You might have heard the news: this season is gearing up to be the most intense hurricane season we’ve seen yet. Coupled with the increase in major weather events, like tornadoes, wildfires and earthquakes, we’ve got disaster preparedness on our minds. When a devastating natural event occurs, your top priority is the safety of your loved ones and whether or not your property has been damaged. Less topical but still important are the tax considerations of these unfortunate events and that’s what we are here to discuss today.

If your home or business has been badly damaged in a weather event, it can be difficult to file your taxes on time or access the records needed to file correctly. Even after a major storm has passed, things like retrieving receipts from vendors or even important mail like 1099 forms can become difficult or downright impossible when there is widespread damage. For this reason, the main support offered by the IRS is an extension to file your taxes. You can also be offered an extension to pay your taxes. This means that you will have additional time past the typical April 15th due date to file your taxes and any interest that would normally be added to late payments would be waived. Both of these things will happen automatically if you are located in an area deemed a major disaster, and you won’t have to file any additional paperwork for eligibility with the IRS.

The question now arises: which areas are deemed major disasters in the eyes of the IRS? An area must be first acknowledged as a major disaster by the Federal Emergency Management Agency (FEMA) in order to be authorized for taxpayer assistance by the IRS. Specifically, the president of the United States has to make that decision. However, to qualify for tax filing and payment extension support, you don’t have to be living in that federally designated area as long as your business, sole proprietorship or S-corp is located there. In some cases, if your tax preparer is located in a FEMA natural disaster zone and is unable to file on your behalf, you might qualify as well.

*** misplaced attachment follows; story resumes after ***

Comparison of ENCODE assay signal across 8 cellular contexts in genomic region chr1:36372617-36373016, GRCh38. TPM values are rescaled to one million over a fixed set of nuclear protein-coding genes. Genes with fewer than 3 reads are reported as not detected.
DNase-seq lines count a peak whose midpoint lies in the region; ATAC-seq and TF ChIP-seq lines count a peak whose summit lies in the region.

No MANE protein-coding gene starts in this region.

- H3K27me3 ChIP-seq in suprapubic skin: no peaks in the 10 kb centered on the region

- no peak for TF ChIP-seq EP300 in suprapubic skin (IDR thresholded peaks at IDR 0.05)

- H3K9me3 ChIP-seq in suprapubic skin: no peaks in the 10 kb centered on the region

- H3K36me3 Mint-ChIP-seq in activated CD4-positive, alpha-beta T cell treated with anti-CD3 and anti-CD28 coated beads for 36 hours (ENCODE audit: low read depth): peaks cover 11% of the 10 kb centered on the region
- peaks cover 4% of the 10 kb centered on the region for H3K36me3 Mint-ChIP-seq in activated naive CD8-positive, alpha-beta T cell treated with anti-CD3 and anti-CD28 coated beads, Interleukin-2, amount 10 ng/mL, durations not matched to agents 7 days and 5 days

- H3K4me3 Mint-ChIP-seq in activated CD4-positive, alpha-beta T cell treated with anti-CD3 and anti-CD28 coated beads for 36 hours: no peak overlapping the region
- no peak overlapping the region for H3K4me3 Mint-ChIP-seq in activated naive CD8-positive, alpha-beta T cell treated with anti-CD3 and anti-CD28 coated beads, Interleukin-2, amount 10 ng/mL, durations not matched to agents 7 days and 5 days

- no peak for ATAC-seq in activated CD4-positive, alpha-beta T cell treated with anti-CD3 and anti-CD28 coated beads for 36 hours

Another potential avenue for support is a casualty loss deduction, which you are eligible for if you have damaged or lost property as a result of the natural disaster. You may claim this deduction on either your prior year return as an amendment or on your current-year return. There are many considerations about which return would be more beneficial that your tax preparer can walk you through. Finally, you also might be eligible for a disaster loan or grant from the Small Business Administration. This would be one-time financial help to business owners, nonprofits, homeowners or renters located directly in the designated disaster area.

The aftermath of a natural disaster can be stressful, emotional and chaotic. With so many things to consider, it can be easy to let something like your tax preparation fall through the cracks. Luckily, there are some options from the IRS and SBA that can help ease the difficulty of the transition. While we’ve provided a birds-eye view of some potential solutions, there are many intricacies involved in loss of property, valuation and the role of insurance that can affect these solutions. If you have been affected by a natural disaster, it’s best to speak with your trusted tax advisor who can guide you through the best options and the support available to you. At ClarkSilva, we’re well-versed in tax matters large and small and would love to answer any questions you have. Contact us today!